A newly-qualified solicitor who claimed for non-existent legal aid hearings - then blamed the whole thing on an elaborate conspiracy - has been banned from the profession. Drakens Ejovi Mukoro, admitted in January 2011, was found by the Solicitors Disciplinary Tribunal to have claimed more than £11,000 from the Legal Aid Agency for purported first tier mental health tribunals between September 2011 and May 2015.

The tribunal heard that investigators found 15 matters where hearings had not taken place as described in the files. Mukoro’s firm, south London practice Gans & Co Solicitors, has already paid £176,000 back to the Legal Aid Agency for hearings where files could not be located.

Mukoro, representing himself, told the tribunal he was framed by a former colleague as part of a conspiracy which involved numerous calls to his home address and his wife’s mobile phone, a forged freelance contract and files created by someone else.

The tribunal rejected this theory in its entirety and found his explanation ‘fantastical’, pointing out he had not advanced the theory at police interviews or in corrspondence with the LAA. The notion of a conspiracy was dismissed as the solicitor was found dishonest on two separate charges.

Mukoro had written the attendance notes for the non-existent hearings, and later created false documents to add to files. This was done in a deliberate attempt to provide evidence showing these were valid matters where payment could be properly claimed from the LAA.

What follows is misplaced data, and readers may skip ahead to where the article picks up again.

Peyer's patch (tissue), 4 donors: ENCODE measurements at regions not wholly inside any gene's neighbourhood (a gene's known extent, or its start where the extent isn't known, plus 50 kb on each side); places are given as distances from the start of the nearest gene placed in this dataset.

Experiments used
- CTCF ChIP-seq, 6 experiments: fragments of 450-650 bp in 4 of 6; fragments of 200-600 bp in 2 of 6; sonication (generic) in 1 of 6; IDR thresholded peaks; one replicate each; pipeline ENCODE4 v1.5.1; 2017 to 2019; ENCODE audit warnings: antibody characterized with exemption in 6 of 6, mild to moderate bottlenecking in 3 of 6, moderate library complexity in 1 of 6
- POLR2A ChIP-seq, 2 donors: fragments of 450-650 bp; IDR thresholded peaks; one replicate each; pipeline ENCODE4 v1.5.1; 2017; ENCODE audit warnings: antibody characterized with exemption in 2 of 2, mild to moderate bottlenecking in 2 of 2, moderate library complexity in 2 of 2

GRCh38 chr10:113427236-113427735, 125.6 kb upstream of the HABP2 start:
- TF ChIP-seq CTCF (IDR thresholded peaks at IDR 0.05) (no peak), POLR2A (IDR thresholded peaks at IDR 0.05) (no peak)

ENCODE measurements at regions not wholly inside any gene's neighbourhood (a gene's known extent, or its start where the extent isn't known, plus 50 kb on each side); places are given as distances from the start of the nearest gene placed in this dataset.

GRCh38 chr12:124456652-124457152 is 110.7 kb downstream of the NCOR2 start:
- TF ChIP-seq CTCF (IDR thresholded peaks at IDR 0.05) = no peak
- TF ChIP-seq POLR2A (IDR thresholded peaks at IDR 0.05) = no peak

In considering sanction, the tribunal said his actions were planned and took foresight to amend dates on key documents. His actions were in ‘fundamental breach’ of the trust placed in him by his firm to provide it with legitimate files for billing.

The tribunal added: 'He had caused colossal harm to the reputation of the profession, and had caused financial harm to his previous employers. He had wholly departed from the standards of complete integrity, probity and trustworthiness expected of him by the public and his peers.’

The firm itself was found to lack sufficient systems in place to supervise Mukoro, after it was heard he was too specialised for his work to be assessed.

The firm insisted the prosecution was made with the benefit of hindsight and did not sufficiently take into consideration that it had been ‘hoodwinked’.

The tribunal fined the firm £5,000, adding that even rudimentary reviews at an earlier stage might have established that fees were being claimed for hearings that did not take place. The firm will pay £10,000 in costs, while Mukoro must pay around £38,000.